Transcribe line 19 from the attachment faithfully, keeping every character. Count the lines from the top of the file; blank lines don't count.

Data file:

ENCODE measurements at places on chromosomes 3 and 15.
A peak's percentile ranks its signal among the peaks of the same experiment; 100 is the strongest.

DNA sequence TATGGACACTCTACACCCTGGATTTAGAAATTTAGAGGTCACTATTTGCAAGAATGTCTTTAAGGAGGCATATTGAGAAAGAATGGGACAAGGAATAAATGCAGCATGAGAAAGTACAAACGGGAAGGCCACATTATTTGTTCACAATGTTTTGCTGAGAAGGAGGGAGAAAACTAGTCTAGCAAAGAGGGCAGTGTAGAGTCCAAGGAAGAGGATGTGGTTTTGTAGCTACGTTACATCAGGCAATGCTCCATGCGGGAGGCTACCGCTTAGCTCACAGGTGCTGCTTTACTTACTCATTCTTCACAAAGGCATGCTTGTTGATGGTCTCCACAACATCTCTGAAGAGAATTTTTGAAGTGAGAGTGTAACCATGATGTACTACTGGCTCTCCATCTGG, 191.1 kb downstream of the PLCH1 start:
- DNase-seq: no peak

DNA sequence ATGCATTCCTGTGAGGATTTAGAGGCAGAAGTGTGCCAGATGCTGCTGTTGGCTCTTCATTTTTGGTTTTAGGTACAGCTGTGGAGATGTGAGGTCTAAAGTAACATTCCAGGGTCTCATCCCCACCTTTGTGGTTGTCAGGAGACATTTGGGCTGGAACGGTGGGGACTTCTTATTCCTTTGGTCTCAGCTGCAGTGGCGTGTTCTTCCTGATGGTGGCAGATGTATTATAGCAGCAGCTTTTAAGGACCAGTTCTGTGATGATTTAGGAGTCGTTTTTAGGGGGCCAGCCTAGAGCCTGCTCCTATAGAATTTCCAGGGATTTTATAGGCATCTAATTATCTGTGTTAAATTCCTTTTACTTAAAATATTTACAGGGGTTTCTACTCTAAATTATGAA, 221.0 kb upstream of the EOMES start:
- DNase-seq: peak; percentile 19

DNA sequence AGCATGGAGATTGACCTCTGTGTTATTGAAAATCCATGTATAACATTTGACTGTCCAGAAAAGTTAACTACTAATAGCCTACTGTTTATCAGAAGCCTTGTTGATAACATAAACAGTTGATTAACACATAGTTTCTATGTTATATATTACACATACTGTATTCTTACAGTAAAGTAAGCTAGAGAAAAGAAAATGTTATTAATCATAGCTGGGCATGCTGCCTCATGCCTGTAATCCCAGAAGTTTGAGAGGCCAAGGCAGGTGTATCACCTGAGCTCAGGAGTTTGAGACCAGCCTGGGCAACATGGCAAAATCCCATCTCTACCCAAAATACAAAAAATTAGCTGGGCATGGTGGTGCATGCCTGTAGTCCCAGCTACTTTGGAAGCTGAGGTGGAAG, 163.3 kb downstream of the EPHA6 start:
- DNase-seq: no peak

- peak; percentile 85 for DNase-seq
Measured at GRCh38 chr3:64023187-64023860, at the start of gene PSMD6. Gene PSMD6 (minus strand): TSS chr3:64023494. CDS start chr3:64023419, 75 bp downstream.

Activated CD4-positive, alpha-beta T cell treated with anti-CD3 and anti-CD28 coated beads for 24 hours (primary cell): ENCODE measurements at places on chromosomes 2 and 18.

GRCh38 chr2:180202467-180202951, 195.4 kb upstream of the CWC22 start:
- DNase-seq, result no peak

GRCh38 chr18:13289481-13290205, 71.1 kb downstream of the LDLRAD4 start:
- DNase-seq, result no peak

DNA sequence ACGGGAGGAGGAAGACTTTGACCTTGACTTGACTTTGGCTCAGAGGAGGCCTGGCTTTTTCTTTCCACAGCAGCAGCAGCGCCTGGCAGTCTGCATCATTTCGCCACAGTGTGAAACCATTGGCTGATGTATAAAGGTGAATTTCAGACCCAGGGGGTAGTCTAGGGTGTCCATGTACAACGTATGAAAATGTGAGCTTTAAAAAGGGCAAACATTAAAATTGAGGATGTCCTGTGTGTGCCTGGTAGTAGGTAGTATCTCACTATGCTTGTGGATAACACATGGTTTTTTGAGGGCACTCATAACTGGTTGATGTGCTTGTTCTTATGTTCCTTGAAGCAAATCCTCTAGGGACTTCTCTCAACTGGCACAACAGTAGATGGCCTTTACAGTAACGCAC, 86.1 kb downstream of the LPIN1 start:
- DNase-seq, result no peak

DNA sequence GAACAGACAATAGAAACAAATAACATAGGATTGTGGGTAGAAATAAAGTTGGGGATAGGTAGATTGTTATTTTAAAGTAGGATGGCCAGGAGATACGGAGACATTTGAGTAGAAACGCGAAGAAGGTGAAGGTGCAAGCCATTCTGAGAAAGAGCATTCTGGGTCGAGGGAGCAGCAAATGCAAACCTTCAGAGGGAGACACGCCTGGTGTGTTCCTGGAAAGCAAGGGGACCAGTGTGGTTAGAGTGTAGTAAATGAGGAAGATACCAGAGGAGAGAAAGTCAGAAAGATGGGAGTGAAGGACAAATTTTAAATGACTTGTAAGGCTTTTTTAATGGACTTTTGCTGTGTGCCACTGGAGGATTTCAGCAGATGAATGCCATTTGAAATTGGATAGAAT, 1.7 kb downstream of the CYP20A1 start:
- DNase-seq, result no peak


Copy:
- DNase-seq, result no peak